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Month: November 2011

X Factor — Attitude ISN’T Everything

X Factor — Attitude ISN’T Everything

Obviously. Not after last week’s judges decision to put a pouting, fit-throwing Astro through ahead of Stacy. Sure, Astro is super talented, (although he never SINGS anything, LOL!), but to say he didn’t want to sing again because America didn’t think enough of him to keep him out of the bottom two? Good grief, that’s ridiculous. EVERYONE will end up getting the kicked off at some point other than the winner. So apparently he expected to win and can’t take anything less?

Yes, I’m willing to cut him a little slack because, after all, he’s only 14. I remember our kids at that age, when they didn’t excel at something, or thought they were getting slighted–pouting happens. But not on national TV, when you’re very existence is riding on your attitude as well as your talent. I’m guessing the only thing that saved him was the host whispering in his ear–no doubt telling him to get a grip fast if he didn’t want Simon to give him the boot.

It’s kind of sad, since so many kids look up to artists who sing this type of music. I was hoping “Astro” would be a good role model, but it’s not looking real hopeful.

Do Some Good this Christmas Season

Do Some Good this Christmas Season

Imagine you’re a mom of four, living with MS, still readjusting to life in the states after years spent abroad, and finally seeing a dream come true. The book you’ve researched for years and poured your soul into is finally, today, being released into the world. After all the struggles of moving, of helping children acclimate, of learning a new city, of juggling motherhood and family and writing, you get to celebrate the realization of a dream.

And on that same day, your doctor tells you to come in right away–you you have stage 4 T-cell lymphoma, possibly caused by the medication you’ve been taking for MS.

This is what happened to Sandi Rog on November 1, 2010. For the last year, Sandi has endured chemo, radiation, and a bone marrow transplant, with the hope of destroying this aggressive cancer. And then, just a few weeks before the release of her second book, new tumors were discovered near her spine that show the cancer has not succumbed the way we had all hoped.

So now, in the face of the holiday season, the Rog family finds themselves settling in for another year of physical, mental, emotional, and spiritual battle as Sandi faces more treatments–one of which holds much promise but is not covered by insurance. As you can imagine, the financial cost of fighting cancer can be overwhelming, and that’s why we’re hosting this fundraiser.

HERE’S HOW IT WORKS:
Right now, we’re in the process of soliciting and accepting donations of items we can use to create some of the most spectacular “gift baskets” ever. (The quotes are because there will likely not be any baskets used, but that phrase gives you an idea of what we’re aiming for.) As items are received, we’ll post here so you can see what kinds of goodies will be available for you to win starting November 25th. To purchase a raffle “ticket”, donate $5 at GiveForward.com And here’s the link to the blog that has all the great items that are going to be raffled! There’s literally pages of items so far, so be sure and check them all out.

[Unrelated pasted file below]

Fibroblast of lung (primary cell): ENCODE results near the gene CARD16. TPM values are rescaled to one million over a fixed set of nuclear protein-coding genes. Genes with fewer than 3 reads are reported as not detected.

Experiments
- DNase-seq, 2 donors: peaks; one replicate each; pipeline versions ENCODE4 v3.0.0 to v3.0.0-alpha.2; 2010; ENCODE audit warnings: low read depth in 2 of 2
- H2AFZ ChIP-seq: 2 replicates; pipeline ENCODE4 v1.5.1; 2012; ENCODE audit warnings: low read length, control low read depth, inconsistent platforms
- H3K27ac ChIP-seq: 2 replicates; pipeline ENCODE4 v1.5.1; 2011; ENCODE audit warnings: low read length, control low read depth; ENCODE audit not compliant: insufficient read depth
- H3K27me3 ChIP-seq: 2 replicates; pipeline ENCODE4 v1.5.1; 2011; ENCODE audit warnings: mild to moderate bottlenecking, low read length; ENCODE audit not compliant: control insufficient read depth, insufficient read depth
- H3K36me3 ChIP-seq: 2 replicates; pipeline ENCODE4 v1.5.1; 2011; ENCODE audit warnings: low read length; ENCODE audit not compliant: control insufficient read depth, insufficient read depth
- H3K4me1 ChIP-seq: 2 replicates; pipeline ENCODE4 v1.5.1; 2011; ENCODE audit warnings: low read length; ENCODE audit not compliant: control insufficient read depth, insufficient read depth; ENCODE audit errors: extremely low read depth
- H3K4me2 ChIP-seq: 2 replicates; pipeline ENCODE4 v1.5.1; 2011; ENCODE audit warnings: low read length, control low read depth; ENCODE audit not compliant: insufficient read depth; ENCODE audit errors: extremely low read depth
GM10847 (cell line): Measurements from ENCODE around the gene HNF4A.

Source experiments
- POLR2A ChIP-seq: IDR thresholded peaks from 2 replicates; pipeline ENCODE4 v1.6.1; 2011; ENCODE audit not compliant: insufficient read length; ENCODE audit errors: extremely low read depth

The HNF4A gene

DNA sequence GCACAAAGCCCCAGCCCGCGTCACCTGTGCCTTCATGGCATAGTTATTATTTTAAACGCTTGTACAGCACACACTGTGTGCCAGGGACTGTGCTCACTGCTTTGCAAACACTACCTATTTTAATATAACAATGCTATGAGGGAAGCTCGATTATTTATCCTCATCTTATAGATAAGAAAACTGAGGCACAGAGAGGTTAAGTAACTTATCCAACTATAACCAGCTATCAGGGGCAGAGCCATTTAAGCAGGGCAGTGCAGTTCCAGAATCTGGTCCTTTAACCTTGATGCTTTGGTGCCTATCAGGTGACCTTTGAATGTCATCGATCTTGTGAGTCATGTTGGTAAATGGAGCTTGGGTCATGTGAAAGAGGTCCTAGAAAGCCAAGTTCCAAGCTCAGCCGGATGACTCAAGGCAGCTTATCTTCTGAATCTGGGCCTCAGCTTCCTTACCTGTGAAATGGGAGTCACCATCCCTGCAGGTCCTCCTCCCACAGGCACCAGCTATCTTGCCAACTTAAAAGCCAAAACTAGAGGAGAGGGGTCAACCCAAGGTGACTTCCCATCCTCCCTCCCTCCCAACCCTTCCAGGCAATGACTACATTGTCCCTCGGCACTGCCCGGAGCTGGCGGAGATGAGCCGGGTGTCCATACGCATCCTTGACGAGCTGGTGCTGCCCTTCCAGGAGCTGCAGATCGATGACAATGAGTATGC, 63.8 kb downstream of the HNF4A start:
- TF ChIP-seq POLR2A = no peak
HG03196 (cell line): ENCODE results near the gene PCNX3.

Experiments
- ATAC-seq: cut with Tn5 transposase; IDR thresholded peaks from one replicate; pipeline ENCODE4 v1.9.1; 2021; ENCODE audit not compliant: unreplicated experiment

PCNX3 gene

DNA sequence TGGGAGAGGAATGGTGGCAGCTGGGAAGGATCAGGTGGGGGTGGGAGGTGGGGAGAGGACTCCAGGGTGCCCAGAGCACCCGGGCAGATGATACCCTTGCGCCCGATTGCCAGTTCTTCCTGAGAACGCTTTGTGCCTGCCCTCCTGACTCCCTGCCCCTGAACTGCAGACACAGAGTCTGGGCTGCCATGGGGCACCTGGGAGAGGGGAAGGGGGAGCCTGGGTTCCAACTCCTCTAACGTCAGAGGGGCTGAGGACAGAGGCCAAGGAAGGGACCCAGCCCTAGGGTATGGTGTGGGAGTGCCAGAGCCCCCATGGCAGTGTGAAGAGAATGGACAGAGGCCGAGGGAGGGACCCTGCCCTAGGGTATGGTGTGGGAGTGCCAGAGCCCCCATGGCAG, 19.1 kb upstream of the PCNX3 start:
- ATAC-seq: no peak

Thanksgiving in Early America

Thanksgiving in Early America


by Elaine Marie Cooper
When we sit down at our Thanksgiving meal this month, we’ll be recreating a celebration that is as old as our country: sharing food with loved ones while thanking the God Who has provided the abundance.
While we understand that the First Thanksgiving was celebrated here by the Mayflower survivors along with the Indians that had helped them, the first official proclamation that was decreed to celebrate such a holiday was in 1777. It was a recommendation to the thirteen states by the Continental Congress to set aside December 18th that year as a “solemn thanksgiving” to celebrate the first major victory for the Continental troops in the American Revolution: the Battle of Saratoga.
The Battle of Saratoga has significant interest for my own family since one of my ancestors was a soldier there. But he was not on the American side—he was a British Redcoat. After surrendering to the Americans, he escaped the line of prisoners and somehow made his way to Massachusetts and into the life and heart of my fourth great-grandmother. *SIGH* L’amour!
This family story was the inspiration for my Deer Run Saga that begins in 1777 with The Road to Deer Run. There is an elaborate Thanksgiving meal scene in this novel as well as in the sequel, The Promise of Deer Run.
Some may wonder why such detail was afforded this holiday in my novels set in Massachusetts, while Christmas is barely mentioned. The reason is simple: Thanksgiving was the major holiday in the northern colonies, with Christmas considered nothing more special than a workday. According to Jack Larkin in his book, The Reshaping of Everyday Life, “The Puritan founders of New England and the Quaker settlers of Pennsylvania had deliberately abolished (holidays) as unscriptural.”